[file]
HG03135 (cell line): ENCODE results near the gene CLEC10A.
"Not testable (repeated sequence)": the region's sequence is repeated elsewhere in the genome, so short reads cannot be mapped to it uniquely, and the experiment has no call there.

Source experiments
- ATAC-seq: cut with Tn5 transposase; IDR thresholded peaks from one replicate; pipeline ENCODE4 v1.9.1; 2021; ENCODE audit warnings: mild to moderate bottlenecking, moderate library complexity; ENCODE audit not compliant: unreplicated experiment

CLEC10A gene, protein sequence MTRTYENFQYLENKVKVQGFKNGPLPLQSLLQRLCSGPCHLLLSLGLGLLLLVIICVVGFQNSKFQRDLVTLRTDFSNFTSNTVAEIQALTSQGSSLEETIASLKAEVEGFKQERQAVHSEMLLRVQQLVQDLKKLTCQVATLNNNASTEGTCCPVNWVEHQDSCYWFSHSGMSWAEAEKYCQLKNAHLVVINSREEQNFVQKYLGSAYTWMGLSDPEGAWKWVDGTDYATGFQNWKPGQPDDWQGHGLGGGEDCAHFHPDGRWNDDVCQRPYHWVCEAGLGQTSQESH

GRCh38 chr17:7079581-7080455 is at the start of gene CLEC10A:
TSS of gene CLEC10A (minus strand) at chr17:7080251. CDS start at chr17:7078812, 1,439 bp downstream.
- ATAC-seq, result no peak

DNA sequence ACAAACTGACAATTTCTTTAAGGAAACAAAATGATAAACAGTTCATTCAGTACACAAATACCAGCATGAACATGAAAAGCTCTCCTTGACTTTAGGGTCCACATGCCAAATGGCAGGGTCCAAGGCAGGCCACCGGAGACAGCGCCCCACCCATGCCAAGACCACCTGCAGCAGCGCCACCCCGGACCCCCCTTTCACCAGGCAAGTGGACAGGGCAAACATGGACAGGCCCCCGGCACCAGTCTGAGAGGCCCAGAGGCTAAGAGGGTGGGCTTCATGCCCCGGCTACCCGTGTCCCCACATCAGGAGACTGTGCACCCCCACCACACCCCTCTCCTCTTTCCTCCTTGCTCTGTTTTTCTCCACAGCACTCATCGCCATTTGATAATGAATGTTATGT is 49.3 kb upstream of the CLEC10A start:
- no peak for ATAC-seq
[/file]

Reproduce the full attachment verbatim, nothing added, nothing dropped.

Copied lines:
HG03135 (cell line): ENCODE results near the gene CLEC10A.
"Not testable (repeated sequence)": the region's sequence is repeated elsewhere in the genome, so short reads cannot be mapped to it uniquely, and the experiment has no call there.

Source experiments
- ATAC-seq: cut with Tn5 transposase; IDR thresholded peaks from one replicate; pipeline ENCODE4 v1.9.1; 2021; ENCODE audit warnings: mild to moderate bottlenecking, moderate library complexity; ENCODE audit not compliant: unreplicated experiment

CLEC10A gene, protein sequence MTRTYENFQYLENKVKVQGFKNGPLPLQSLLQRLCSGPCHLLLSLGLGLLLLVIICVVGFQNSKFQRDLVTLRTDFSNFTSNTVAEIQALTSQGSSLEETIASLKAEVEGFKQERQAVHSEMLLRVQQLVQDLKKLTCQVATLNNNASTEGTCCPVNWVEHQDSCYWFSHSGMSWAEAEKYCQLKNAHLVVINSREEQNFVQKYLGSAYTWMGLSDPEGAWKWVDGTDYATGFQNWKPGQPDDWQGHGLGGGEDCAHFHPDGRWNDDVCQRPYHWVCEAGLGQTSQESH

GRCh38 chr17:7079581-7080455 is at the start of gene CLEC10A:
TSS of gene CLEC10A (minus strand) at chr17:7080251. CDS start at chr17:7078812, 1,439 bp downstream.
- ATAC-seq, result no peak

DNA sequence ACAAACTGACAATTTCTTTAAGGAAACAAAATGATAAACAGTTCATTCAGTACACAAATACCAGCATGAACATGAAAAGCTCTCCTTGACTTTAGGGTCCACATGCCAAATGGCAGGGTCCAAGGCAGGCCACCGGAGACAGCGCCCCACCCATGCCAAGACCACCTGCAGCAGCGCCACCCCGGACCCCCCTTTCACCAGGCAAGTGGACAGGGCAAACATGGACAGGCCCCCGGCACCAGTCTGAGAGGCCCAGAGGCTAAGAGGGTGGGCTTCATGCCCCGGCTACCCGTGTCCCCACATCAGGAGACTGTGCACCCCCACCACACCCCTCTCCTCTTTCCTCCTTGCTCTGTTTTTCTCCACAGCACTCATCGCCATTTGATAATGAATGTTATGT is 49.3 kb upstream of the CLEC10A start:
- no peak for ATAC-seq